Questions: 1. According to you what was responsible for their successful service? 2. Which concepts of services marketing are relevant for this case and why? 3. Can you identify any such service in which service is delivered by common people without any background of concepts.

CASE3: Coke vs. Pepsi:
The situation is both Coke and Pepsi are trying to gain market share in this beverage market, which is valued at over $30 billion a year (98). Just how is this done in such a competitive market is the underlying issue. The facts are that each company is coming up with new products and ideas in order to increase their market share. The creativity and effectiveness of each company's marketing strategy will ultimately determine the winner with respect to sales, profits, and customer loyalty (98). Not only are these two companies constructing new ways to sell Coke and Pepsi, but they are also thinking of ways in which to increase market share in other beverage categories. Although the goal of both companies are exactly the same, the two companies rely on somewhat different marketing strategies (98). Pepsi has always taken the lead in developing new products, but Coke soon learned their lesson and started to do the same. Coke hired marketing executives with good track records (98). Coke also implemented cross training of managers so it would be more difficult for cliques to form within the company (98). On the other hand, Pepsi has always taken more risks, acted rapidly, and was always developing new advertising ideas. Both companies have also relied on finding new markets, especially in foreign countries. In the foreign markets, Coke has been more successful than Pepsi. For example, in Eastern Europe, Pepsi has relied on a barter system that proved to fail. However, in certain countries that allow direct comparison, Pepsi has beat Coke. In foreign markets, both companies have followed the marketing concept by offering products that meet consumer needs (99) in order to gain market share. For instance, in certain countries, consumers wanted a soft drink that was low in sugar, yet did not have a diet taste or image (99). Pepsi responded by developing Pepsi Max. These companies in trying to capture market share have relied on the development of new products. In some cases the products have been successful. However, at other times the new products have failed. For Coke, changing their original formula and introducing it as “New Coke” was a major failure. The new formula hurt Coke as consumers requested Classic Cokes’ return. Pepsi has also had its share of failures. Some of their failures included: Pepsi Light, Pepsi Free, Pepsi AM, and Crystal Pepsi. One solution to increasing market share is to carefully follow consumer wants in each country. The next step is to take fast action to develop a product that meets the requirements for that particular region. Both companies cannot just sell one product; if they do they will not succeed. They have to always be creating and updating their marketing plans and products. The companies must be willing to accommodate their “target markets”. Gaining market share occurs when a company stays one-step ahead of the competition by knowing what the consumer wants.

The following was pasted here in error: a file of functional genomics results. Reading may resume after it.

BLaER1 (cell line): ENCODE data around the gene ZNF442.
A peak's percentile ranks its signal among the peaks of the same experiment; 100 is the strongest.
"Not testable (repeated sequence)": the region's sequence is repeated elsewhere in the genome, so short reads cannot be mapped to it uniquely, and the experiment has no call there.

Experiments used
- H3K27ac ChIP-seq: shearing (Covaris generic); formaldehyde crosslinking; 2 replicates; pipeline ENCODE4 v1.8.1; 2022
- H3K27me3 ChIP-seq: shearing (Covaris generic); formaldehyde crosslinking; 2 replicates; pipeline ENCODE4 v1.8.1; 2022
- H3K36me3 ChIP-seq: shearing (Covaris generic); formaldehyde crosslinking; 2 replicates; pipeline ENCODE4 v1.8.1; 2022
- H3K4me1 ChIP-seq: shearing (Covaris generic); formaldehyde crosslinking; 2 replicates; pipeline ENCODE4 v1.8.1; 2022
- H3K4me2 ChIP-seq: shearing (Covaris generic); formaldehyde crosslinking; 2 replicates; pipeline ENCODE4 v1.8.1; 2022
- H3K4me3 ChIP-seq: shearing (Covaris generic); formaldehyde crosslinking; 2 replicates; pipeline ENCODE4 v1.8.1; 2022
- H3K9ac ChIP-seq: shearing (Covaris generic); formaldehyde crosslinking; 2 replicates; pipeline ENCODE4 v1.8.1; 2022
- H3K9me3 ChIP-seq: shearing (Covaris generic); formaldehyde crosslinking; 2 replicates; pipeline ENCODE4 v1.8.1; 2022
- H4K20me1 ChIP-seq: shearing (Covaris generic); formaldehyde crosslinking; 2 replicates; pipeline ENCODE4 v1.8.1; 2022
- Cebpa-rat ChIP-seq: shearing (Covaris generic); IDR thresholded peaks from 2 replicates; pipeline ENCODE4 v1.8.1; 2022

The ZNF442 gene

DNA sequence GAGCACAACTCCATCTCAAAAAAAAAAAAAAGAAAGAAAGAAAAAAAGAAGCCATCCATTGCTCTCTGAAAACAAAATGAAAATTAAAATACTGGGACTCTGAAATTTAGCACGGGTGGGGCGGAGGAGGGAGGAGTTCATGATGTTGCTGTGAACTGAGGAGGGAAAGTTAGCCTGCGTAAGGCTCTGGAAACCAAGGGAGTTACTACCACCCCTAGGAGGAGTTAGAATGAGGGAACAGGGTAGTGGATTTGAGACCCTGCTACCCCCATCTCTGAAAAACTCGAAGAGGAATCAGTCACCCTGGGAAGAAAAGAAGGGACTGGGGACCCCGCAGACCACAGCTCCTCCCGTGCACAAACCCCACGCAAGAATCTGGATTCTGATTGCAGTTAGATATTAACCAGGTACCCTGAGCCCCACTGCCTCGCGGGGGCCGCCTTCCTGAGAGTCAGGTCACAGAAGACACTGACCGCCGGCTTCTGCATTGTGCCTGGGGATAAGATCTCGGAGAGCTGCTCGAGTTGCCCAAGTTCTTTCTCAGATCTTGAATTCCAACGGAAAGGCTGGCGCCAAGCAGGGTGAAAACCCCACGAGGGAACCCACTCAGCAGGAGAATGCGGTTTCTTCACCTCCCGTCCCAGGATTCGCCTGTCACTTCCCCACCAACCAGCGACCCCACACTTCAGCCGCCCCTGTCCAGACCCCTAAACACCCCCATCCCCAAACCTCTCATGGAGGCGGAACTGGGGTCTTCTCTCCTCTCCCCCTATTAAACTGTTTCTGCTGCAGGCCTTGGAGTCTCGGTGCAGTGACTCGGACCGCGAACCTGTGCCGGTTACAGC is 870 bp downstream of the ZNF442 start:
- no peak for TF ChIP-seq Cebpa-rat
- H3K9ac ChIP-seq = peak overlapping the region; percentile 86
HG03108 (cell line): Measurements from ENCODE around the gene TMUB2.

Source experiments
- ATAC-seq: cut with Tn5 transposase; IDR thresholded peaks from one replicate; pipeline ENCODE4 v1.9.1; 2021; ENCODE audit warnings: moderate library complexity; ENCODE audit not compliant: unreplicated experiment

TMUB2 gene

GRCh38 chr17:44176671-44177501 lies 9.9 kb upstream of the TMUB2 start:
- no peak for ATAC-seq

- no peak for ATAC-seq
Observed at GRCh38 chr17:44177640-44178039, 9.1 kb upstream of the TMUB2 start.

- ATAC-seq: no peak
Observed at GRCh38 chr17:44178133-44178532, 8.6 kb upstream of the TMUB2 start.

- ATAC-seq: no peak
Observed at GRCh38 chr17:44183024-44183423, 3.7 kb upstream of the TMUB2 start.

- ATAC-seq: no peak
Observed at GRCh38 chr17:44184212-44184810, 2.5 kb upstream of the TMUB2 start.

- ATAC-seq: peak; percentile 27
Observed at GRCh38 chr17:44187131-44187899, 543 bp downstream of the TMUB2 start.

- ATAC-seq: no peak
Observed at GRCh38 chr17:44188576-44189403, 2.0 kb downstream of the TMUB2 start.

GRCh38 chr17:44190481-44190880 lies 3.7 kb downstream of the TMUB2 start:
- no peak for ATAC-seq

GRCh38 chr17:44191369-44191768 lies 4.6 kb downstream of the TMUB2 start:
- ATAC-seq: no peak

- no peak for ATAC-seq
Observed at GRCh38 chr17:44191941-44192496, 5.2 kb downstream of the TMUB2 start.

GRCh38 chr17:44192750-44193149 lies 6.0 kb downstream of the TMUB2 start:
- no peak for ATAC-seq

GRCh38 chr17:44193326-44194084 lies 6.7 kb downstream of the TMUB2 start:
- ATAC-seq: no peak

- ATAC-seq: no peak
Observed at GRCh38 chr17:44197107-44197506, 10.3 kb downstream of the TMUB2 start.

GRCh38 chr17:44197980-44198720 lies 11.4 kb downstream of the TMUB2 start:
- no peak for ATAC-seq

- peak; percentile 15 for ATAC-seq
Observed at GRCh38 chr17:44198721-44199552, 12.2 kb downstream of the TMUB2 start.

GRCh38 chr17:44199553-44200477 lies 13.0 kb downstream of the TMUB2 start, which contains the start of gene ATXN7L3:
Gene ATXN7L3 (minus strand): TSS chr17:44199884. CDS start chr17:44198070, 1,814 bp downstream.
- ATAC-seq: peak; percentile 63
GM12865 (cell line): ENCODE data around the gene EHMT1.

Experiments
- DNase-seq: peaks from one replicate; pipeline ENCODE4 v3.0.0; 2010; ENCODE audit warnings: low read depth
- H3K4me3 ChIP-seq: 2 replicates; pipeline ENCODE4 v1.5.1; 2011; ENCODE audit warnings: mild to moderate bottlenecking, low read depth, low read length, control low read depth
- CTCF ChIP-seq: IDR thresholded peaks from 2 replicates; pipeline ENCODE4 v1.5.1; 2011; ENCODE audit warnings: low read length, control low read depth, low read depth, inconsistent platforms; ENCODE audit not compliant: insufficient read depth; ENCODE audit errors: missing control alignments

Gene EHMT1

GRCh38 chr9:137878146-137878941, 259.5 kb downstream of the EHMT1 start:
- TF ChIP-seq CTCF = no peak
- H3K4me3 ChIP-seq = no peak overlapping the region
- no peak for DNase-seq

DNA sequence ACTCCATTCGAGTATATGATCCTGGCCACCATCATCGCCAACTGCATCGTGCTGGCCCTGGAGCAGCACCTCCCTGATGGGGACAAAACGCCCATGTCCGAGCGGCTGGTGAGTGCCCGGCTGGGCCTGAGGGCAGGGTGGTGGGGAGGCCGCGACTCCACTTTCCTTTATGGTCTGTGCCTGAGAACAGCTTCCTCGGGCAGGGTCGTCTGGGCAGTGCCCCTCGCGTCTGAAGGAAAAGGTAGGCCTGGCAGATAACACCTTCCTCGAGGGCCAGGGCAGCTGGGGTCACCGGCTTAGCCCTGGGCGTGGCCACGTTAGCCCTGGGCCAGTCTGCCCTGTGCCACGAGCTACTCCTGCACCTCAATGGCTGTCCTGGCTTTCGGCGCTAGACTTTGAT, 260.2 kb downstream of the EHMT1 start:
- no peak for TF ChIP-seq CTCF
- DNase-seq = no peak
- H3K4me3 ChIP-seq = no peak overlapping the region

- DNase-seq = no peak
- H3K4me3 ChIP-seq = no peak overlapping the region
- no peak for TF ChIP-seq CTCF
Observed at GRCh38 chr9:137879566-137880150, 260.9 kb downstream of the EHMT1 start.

Q: Critically evaluate the case and analyze the marketing implications.